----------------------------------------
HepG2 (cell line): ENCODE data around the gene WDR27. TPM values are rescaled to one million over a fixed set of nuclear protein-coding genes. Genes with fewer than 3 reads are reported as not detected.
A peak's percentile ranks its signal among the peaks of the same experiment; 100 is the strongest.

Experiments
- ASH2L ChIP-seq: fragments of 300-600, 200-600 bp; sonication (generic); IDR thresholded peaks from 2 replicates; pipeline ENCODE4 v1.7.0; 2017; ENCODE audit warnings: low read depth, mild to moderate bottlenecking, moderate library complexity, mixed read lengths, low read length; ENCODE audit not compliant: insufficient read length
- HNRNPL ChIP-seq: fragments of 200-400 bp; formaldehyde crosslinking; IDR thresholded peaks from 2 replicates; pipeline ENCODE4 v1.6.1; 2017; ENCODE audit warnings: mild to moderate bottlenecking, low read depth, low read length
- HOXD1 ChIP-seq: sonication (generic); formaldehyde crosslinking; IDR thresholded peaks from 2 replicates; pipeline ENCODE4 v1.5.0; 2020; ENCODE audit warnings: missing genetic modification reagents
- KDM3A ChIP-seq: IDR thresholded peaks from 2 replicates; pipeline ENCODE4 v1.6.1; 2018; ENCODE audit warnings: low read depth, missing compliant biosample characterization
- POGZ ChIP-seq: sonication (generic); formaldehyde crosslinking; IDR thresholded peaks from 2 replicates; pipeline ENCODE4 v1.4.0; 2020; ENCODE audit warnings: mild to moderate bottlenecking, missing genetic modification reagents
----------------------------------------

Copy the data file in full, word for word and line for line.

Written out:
HepG2 (cell line): ENCODE data around the gene WDR27. TPM values are rescaled to one million over a fixed set of nuclear protein-coding genes. Genes with fewer than 3 reads are reported as not detected.
A peak's percentile ranks its signal among the peaks of the same experiment; 100 is the strongest.

Experiments
- ASH2L ChIP-seq: fragments of 300-600, 200-600 bp; sonication (generic); IDR thresholded peaks from 2 replicates; pipeline ENCODE4 v1.7.0; 2017; ENCODE audit warnings: low read depth, mild to moderate bottlenecking, moderate library complexity, mixed read lengths, low read length; ENCODE audit not compliant: insufficient read length
- HNRNPL ChIP-seq: fragments of 200-400 bp; formaldehyde crosslinking; IDR thresholded peaks from 2 replicates; pipeline ENCODE4 v1.6.1; 2017; ENCODE audit warnings: mild to moderate bottlenecking, low read depth, low read length
- HOXD1 ChIP-seq: sonication (generic); formaldehyde crosslinking; IDR thresholded peaks from 2 replicates; pipeline ENCODE4 v1.5.0; 2020; ENCODE audit warnings: missing genetic modification reagents
- KDM3A ChIP-seq: IDR thresholded peaks from 2 replicates; pipeline ENCODE4 v1.6.1; 2018; ENCODE audit warnings: low read depth, missing compliant biosample characterization
- POGZ ChIP-seq: sonication (generic); formaldehyde crosslinking; IDR thresholded peaks from 2 replicates; pipeline ENCODE4 v1.4.0; 2020; ENCODE audit warnings: mild to moderate bottlenecking, missing genetic modification reagents